Offset producers must also verify their offsets through one of Green-e’s endorsed programs: the Clean Development Mechanism (CDM), which was established as part of the Kyoto Protocol; the Voluntary Carbon Standard, a system established by a group of organizations; and the Gold Standard, another voluntary standard developed by nonprofits. Green-e specifies implementation options with each of these that avoid their shortcomings. In choosing those programs, Kvale says, “We reached out to anyone we could think of [and ultimately focused on the ones] we feel are legitimate,” using a set of criteria including transparency and development with stakeholder input. One notable program not included is the Chicago Climate Exchange (CCX), which pioneered offset trading but which has been criticized for problems with offset quality. (CCX did not respond to requests for comment for this article.)
Carbon-market expert Mark Trexler, Ph.D., managing director of the Eco-Securities consulting service, said that with Green-e Climate, the Center for Resource Solutions is “having a lot of success building on its previous Green-e brand.” He raised concerns about how Green-e offers producers a choice of additionality tests, however, worrying that “people can avoid the ones under which they don’t succeed.” He added, “It increases the potential for false credits to sneak in.” Trexler also has worries about whether mechanisms like CDM that Green-e relies on are proven in protecting offset quality. Citing a World Wildlife Fund study showing that 20% of CDM projects aren’t additional, he said, “It’s hard to get a project through the CDM, but that and whether it’s a quality project are two different questions.”
So far, four companies are offering Green-e certified offsets: 3Degrees, the Bonneville Environmental Foundation, Community Energy, and Renewable Choice Energy. “This is the highest standard in the industry to ensure credibility and safeguards,” said Jack Hardy, a spokesperson for Bonneville, a nonprofit based in Portland, Oregon. Bonneville is participating, he said, to communicate to customers that “they’re getting what they’re paying for.” All four companies separately offer RECs certified by Green-e.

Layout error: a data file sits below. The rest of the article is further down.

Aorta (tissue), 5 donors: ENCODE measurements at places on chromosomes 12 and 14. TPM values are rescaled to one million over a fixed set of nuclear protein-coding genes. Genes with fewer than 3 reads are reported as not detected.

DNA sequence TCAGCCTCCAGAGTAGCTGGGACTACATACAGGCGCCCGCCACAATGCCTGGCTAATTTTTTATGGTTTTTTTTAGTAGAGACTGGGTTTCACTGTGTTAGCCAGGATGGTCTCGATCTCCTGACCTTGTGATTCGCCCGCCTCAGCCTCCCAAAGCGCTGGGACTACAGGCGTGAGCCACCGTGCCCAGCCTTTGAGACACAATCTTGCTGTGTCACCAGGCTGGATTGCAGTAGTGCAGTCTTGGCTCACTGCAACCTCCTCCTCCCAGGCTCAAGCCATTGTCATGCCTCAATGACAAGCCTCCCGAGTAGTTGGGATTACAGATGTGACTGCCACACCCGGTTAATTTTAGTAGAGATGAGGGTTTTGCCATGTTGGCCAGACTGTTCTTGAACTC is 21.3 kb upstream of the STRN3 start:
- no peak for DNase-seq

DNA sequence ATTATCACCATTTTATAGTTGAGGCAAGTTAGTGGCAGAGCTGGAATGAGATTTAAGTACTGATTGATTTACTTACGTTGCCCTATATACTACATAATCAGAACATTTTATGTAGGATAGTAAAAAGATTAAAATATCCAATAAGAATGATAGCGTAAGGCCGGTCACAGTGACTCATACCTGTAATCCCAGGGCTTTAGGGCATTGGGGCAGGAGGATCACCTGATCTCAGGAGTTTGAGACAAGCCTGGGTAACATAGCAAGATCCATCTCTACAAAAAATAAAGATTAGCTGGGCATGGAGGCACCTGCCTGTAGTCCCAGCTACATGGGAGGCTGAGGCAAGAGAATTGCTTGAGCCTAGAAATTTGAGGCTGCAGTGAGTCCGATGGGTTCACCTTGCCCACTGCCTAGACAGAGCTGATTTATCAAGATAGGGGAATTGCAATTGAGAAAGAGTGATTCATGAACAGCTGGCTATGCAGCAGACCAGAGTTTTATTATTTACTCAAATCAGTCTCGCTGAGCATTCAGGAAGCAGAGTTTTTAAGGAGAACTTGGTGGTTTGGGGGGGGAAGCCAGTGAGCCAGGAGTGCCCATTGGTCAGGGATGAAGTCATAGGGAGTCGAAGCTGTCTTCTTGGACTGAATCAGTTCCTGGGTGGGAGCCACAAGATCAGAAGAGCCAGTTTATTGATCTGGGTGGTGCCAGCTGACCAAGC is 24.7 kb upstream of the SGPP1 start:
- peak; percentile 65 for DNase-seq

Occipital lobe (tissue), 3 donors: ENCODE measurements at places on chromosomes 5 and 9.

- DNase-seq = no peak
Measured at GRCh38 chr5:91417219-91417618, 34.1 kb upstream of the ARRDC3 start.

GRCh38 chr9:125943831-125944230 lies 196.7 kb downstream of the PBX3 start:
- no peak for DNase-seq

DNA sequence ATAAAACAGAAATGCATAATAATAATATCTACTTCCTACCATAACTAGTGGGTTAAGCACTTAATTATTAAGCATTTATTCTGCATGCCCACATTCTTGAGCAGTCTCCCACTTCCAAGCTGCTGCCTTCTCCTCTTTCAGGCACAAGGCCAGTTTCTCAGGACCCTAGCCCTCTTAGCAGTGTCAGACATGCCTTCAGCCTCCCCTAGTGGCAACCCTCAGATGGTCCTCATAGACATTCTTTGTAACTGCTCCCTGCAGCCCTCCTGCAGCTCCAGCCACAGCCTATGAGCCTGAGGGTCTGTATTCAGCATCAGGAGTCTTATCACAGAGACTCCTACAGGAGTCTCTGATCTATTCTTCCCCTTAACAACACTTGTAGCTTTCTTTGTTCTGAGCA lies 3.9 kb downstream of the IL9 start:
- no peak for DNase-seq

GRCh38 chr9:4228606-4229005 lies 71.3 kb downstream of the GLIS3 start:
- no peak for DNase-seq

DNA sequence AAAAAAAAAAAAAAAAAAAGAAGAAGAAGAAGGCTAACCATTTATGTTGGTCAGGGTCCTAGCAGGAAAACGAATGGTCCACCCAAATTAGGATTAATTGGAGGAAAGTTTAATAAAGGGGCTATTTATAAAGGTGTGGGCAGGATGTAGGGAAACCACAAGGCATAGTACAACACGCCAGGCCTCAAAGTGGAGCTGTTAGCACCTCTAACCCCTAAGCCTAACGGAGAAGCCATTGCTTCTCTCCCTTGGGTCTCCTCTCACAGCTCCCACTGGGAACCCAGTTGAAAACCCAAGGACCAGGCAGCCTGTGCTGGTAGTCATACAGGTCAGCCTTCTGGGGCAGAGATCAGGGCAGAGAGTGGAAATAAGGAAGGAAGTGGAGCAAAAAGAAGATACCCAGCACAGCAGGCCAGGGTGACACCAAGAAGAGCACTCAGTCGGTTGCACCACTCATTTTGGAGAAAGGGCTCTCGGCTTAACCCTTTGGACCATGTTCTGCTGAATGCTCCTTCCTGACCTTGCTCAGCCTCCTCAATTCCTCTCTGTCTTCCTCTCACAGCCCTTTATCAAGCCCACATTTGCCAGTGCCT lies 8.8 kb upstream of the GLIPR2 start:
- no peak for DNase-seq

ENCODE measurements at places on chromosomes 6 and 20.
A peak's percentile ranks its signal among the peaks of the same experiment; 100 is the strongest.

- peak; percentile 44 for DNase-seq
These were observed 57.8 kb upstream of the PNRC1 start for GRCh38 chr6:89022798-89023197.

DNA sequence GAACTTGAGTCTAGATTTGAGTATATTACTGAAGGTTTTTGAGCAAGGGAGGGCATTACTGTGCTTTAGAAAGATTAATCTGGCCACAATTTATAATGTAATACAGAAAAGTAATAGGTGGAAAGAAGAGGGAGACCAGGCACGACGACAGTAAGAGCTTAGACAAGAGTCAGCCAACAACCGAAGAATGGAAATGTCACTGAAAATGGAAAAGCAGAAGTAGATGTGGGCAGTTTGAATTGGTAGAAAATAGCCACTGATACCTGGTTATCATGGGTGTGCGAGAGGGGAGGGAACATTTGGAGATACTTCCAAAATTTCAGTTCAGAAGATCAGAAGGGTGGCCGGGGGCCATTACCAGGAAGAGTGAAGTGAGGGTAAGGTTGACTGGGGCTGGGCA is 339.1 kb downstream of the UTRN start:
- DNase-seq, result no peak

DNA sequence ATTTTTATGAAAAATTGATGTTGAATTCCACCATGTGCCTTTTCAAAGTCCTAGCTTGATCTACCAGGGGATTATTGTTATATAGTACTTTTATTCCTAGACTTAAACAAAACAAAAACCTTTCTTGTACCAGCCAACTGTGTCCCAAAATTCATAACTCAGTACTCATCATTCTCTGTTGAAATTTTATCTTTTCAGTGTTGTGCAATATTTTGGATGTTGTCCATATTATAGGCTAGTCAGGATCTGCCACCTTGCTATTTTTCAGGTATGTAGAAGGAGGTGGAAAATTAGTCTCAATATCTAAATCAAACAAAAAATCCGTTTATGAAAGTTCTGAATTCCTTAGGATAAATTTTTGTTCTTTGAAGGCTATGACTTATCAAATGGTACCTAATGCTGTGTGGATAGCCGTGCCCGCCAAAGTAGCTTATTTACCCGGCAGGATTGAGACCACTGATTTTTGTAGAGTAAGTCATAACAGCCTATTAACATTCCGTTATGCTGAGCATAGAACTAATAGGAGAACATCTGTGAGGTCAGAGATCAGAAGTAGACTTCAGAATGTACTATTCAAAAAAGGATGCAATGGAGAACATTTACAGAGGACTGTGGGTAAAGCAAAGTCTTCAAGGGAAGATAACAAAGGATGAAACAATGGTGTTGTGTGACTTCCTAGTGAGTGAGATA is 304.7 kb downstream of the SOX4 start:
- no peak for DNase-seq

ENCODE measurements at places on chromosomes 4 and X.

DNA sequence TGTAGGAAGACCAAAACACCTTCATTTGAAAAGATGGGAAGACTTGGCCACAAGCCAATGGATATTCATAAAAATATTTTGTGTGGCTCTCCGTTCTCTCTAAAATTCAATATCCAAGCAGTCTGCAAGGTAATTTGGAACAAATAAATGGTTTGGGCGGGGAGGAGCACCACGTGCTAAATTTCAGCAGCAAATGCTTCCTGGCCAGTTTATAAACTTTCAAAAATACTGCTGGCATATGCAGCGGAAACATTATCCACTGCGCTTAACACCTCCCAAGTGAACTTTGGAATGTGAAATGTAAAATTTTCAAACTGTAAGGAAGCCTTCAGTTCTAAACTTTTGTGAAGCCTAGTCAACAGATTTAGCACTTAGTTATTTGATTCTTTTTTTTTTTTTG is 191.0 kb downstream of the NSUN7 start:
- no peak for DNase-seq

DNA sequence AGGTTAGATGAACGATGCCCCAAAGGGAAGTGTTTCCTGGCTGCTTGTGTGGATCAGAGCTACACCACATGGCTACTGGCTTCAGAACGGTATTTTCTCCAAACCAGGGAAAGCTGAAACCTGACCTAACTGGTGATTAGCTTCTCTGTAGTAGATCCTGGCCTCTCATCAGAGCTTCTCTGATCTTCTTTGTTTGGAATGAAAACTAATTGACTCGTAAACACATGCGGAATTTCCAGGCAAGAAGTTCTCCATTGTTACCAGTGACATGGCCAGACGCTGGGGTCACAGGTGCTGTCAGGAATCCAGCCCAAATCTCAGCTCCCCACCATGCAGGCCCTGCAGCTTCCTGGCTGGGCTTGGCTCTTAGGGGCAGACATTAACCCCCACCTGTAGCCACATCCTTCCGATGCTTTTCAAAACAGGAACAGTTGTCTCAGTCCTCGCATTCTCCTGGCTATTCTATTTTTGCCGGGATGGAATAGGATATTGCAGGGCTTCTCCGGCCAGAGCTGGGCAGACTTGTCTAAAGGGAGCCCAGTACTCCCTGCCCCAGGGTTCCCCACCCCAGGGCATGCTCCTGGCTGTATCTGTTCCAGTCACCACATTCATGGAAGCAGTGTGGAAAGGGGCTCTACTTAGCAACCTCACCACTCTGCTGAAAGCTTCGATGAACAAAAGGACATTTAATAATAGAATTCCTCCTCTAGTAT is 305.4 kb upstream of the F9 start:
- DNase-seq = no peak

The Federal Trade Commission (FTC), which enforces federal laws prohibiting false or misleading marketing, also noticed recently that offset customers might not always be getting what they’re paying for. Since 1992, FTC has published the Green Guides, which define common environmental claims like recycled content and biodegradability. FTC last updated the Green Guides in 1998 but began a review in January 2008, a year ahead of schedule, in response to the recent increase in environmental marketing. In its first public hearing, FTC looked at carbon offsets and RECs, listening to testimony from numerous parties, including the Center for Resource Solutions (the group behind Green-e). FTC did not signal what approach it might take with carbon offsets and RECs, and FTC spokesperson Frank Dorman said that any decisions on revising the Green Guides would take place after an undetermined number of hearings.
FTC’s interest is a reminder that the federal government is largely waiting in the wings on carbon regulation. Kvale says he expects that government will step in sooner or later, but that even when it does, the voluntary market will still be relevant. “Most consumers and most companies will not have a cap,” he predicts, but many will want to reduce their emissions. Even companies that have a cap may want to do more. He also speculated that any system would take years to go into effect, leaving the voluntary market as a way for people to act sooner.
For more information:
Center for Resource Solutions
Federal Trade Commission
April 1, 2008